Athletic field turfgrass and compost use

Sports field turfFrom parks to playing fields, to help turfgrass prosper, every inch of grass will benefit from an installation and maintenance plan that includes compost use pre-, mid- and post-season.

Compost is both soil amendment and topdressing.  It has many uses in the landscape, and establishing and restoring turfgrass is one of them.

Compost will hold moisture, reduce watering requirements, extend the “green” season and maintain good plant color, even during dry spells.

It increases cation exchange capacity, releasing nutrients slowly, over time, to hold nutrients at the root zone and minimize leaching.

Compost buffers pH, bringing soils into the zone preferred by most plants without liming.

Important to sports turf, compost reduces compaction.  This allows faster drainage and reduces the severity of sports injuries.

Use STA-certified compost like McGill SoilBuilder to ensure peak turfgrass performance.  However, for maintaining playing surfaces in active use, we recommend a product formulated specifically for that purpose like McGill SportsTurf.

Turfgrass:  compost use instructionsTurfgrass - golf course

Prior to seeding or sod lay-down, amend soil or top-dress the soil surface area with compost.

  • Make or replenish topsoil — Incorporate 2 inches of compost for every 6-8 inches of amended soil layer.
  • Use as topdressing — A quarter inch of compost raked into the surf ace before seeding will help new grasses green up quickly and serve as a tonic for tired lawn and turf areas.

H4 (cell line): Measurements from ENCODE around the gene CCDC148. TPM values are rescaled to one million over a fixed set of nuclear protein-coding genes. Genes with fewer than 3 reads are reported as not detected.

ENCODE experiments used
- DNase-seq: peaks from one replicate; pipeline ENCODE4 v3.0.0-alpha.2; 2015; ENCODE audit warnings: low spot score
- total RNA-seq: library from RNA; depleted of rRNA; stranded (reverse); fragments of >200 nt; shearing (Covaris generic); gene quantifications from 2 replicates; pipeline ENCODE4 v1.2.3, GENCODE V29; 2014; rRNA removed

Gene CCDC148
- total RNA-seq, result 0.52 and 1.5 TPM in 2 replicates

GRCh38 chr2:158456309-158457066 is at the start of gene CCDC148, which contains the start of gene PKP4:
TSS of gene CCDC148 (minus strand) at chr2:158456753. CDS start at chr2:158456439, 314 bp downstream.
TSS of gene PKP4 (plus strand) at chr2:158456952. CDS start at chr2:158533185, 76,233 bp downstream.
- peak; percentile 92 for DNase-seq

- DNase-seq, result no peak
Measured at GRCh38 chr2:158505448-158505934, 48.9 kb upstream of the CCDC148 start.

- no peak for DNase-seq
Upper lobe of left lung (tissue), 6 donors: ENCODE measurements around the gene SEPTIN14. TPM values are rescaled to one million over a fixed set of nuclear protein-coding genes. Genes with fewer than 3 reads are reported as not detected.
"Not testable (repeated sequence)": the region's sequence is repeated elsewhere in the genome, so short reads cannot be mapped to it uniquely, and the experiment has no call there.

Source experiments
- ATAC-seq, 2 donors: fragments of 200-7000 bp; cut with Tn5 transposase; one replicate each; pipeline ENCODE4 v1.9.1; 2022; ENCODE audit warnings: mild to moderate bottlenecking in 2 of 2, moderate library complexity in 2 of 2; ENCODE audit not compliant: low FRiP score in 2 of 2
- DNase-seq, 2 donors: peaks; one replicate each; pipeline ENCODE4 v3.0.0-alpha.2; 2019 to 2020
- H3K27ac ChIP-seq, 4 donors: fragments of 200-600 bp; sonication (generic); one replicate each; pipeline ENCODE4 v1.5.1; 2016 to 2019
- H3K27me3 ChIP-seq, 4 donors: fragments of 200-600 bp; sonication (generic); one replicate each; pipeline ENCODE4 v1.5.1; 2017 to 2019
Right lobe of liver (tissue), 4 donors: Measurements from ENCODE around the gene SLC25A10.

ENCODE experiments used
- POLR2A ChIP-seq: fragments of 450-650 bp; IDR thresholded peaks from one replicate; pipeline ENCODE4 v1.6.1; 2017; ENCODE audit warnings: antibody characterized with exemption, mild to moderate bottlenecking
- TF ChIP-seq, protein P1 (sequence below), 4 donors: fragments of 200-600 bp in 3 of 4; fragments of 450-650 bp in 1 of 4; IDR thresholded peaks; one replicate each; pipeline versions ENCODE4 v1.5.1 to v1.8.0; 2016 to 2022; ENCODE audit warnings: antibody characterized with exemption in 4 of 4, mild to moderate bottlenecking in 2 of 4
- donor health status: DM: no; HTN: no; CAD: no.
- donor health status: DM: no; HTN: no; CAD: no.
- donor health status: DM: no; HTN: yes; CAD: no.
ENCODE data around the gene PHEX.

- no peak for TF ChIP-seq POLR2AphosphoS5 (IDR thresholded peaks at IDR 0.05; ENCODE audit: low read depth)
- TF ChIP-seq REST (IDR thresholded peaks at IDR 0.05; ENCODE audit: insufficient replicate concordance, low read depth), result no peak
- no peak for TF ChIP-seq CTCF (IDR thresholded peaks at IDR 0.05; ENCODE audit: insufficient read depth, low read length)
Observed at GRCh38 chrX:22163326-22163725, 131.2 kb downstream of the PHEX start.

• Blower truck applications — Mix compost and seed.

Compost use reduces sports injuries

Player safety has become a major focus in sports for the past several years, with sports injuries often linked to field surfaces.

Multiple studies suggest proper field maintenance can reduce the severity of sports injuries.   The major deciding factor in injury reduction is field hardness.  Reducing hardness decreases the chance of injuries like broken bones and concussions.

Compost use, in conjunction with soil aeration, dramatically improves field safety for athletes at every level:

  • Reduces soil compaction to minimize impact injuries while remaining within a desired range, even in dry weather
  • Eliminates heat-stress associated with artificial turf
  • Reduces chemical requirements to minimize athlete exposure

Additional Resources:

Penn St. program tries to prevent concussions by examining surfaces